There’s something about routine things, things in proximity, places that you come across sometime or the other, in periodical cycles. They hold a huge importance in your life, except that you never really know how important they are.

Ahmedabad. 74 km from a small city, that I call my home, Anand. Ahmedabad had always been a city where I’d go to meet family friends, a place with huge malls, the closest airport to my place, a place where easy train reservations were available from, a place where the Times Group Festivals happen, in general a place where things are happening! Never had I been to a different part of the city where one would find people sitting and washing clothes in the chowkdi or just sitting and chatting in their verandas. The thing about wonted places is that unless one looks at it from a different perspective its value isn’t magnified in one’s life. Every city has its own story. Most stories are unheard and untold. So for my periodical visit to Ahmedabad, this time I choose to travel alone and take a heritage walk in the city.

Now that I am in college, I am left to plan my travels myself. This is strangely exciting. Strange because the comfort of dependence was replaced by the uncertainty of independence. All these years, having to travel the next day meant just to catch some sleep early. It is midnight when I start planning the trip only to realize I’m going have just about 4 hours of sleep before I begin my journey to Ahmedabad by train!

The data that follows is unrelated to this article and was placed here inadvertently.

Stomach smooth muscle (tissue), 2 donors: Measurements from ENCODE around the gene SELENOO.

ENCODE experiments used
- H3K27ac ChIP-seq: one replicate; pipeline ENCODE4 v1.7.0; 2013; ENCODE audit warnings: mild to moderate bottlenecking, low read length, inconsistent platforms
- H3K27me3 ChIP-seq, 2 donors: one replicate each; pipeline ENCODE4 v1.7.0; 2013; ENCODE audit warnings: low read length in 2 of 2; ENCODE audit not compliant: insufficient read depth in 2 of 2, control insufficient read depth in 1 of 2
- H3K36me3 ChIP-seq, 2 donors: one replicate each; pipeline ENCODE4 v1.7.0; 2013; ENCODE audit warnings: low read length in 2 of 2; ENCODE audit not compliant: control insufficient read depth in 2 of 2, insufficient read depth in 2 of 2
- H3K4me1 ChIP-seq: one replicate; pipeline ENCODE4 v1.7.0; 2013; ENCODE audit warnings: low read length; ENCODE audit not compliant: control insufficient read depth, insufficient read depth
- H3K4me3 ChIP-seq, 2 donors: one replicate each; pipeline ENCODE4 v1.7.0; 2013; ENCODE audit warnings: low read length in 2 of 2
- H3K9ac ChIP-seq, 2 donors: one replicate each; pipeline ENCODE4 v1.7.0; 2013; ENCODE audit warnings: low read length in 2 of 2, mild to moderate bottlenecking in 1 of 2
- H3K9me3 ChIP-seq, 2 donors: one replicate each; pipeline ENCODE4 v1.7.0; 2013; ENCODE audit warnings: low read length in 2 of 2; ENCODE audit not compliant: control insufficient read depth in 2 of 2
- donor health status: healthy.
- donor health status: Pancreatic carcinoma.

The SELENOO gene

4:40. I start from home to catch a superfast train .The best part about living in a small town is you don’t need to worry about traffic at anytime of the day. The streets are being swept in the morning. The town is still sleepy. I reach the station in 10 minutes.  34 mins. That’s how much the train 12918 was late by. I hop in the general compartment. My co passengers are Marwadi nomads. The big nose rings and ghagra choli embellished with glitter was characteristic of a Marwari woman. Marwaris are the business community of Rajasthan and Gujarat. They travel in search of opportunities in trade and commerce. How ironic it is that, I who was travelling for the sake of travel, meet them. Only the man of the family is awake. He tears off a pan packet and pops the contents into his mouth, a habit prominent among the men of Gujarat. 5:50. It’s still dark. I keep scribbling something in my notepad. I look out of the window and all I can think of is how my town had extended its boundaries. The same plots which five years back were agricultural lands are now small townships. In sometime the landscape, again, changes to forests. According to me, these transitions, from towns to villages, villages to farms, farms to forests, are one of the best parts of the train journeys. How often do we get to see the calmness and stillness of nature. One can stare out through the window towards an unknown direction into the infinite expanse of these lands and never run out of the engaging thoughts gathered in the mind. Lost in my thoughts I realize, the train reached the next stop- Nadiad.